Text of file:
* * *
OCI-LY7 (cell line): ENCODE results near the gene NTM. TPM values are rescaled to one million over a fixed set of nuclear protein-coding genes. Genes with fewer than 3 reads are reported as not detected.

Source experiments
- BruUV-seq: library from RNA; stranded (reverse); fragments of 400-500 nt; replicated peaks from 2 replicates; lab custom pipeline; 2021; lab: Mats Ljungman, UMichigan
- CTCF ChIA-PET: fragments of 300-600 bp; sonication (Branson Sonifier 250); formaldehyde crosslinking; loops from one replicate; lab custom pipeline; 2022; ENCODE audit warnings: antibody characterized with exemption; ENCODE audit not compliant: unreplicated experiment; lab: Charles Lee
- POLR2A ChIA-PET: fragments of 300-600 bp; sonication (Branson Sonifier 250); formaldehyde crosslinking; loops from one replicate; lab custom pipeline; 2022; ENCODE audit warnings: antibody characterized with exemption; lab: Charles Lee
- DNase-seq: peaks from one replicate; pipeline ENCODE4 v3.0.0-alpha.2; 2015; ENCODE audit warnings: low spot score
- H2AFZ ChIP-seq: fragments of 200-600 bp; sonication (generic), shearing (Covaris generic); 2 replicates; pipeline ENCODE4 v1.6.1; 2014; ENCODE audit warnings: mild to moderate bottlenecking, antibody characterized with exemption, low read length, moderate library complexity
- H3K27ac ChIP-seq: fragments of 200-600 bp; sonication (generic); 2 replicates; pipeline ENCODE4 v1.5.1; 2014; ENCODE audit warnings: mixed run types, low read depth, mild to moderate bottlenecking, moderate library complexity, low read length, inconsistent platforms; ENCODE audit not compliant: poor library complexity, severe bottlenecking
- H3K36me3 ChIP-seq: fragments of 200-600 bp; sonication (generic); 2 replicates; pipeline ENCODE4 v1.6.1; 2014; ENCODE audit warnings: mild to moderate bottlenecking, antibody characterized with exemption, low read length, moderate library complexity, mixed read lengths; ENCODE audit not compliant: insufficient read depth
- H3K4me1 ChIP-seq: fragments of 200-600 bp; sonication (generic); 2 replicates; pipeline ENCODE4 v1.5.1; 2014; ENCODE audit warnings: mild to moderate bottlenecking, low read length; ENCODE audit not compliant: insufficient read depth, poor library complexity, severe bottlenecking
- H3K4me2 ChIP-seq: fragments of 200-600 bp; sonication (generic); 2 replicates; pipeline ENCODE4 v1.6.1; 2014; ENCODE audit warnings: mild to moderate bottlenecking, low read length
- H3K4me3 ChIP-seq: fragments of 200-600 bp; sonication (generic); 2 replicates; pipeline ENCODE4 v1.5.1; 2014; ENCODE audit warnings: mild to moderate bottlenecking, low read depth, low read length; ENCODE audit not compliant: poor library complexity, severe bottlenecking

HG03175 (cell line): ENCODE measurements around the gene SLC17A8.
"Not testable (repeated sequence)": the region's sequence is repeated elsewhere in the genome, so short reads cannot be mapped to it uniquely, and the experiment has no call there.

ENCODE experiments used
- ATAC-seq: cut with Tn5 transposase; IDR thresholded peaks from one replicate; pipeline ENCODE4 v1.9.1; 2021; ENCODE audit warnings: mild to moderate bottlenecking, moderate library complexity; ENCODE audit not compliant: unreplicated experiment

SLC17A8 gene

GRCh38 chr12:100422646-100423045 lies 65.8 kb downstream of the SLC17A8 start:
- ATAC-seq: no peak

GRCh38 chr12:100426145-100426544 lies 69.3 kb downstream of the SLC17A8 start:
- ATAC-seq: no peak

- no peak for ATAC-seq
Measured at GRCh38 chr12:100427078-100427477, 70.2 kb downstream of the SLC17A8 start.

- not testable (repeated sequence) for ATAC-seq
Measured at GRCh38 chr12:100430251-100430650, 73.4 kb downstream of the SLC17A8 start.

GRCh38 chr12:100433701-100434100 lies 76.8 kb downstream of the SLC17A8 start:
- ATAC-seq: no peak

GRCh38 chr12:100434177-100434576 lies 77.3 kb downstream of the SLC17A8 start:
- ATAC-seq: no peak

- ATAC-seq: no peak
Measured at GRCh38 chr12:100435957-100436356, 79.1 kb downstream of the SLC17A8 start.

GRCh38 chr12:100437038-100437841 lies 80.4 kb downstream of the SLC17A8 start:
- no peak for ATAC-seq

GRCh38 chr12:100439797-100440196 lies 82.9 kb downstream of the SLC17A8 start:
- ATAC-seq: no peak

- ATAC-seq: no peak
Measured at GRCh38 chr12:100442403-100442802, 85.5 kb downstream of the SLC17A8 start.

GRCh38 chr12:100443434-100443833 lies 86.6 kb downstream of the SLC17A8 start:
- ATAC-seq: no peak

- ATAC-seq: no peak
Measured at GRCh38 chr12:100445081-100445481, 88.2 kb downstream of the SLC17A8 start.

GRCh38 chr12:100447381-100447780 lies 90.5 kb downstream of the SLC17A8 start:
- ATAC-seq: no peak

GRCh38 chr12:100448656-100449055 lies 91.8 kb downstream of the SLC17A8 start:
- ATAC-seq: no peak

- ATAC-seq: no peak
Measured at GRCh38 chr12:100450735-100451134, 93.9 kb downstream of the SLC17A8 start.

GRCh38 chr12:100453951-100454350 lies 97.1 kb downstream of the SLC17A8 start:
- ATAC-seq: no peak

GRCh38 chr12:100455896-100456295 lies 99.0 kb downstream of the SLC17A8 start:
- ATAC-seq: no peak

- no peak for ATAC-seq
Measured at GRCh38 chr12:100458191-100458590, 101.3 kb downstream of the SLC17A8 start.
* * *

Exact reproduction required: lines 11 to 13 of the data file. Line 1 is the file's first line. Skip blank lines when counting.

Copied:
- H3K4me2 ChIP-seq: fragments of 200-600 bp; sonication (generic); 2 replicates; pipeline ENCODE4 v1.6.1; 2014; ENCODE audit warnings: mild to moderate bottlenecking, low read length
- H3K4me3 ChIP-seq: fragments of 200-600 bp; sonication (generic); 2 replicates; pipeline ENCODE4 v1.5.1; 2014; ENCODE audit warnings: mild to moderate bottlenecking, low read depth, low read length; ENCODE audit not compliant: poor library complexity, severe bottlenecking

HG03175 (cell line): ENCODE measurements around the gene SLC17A8.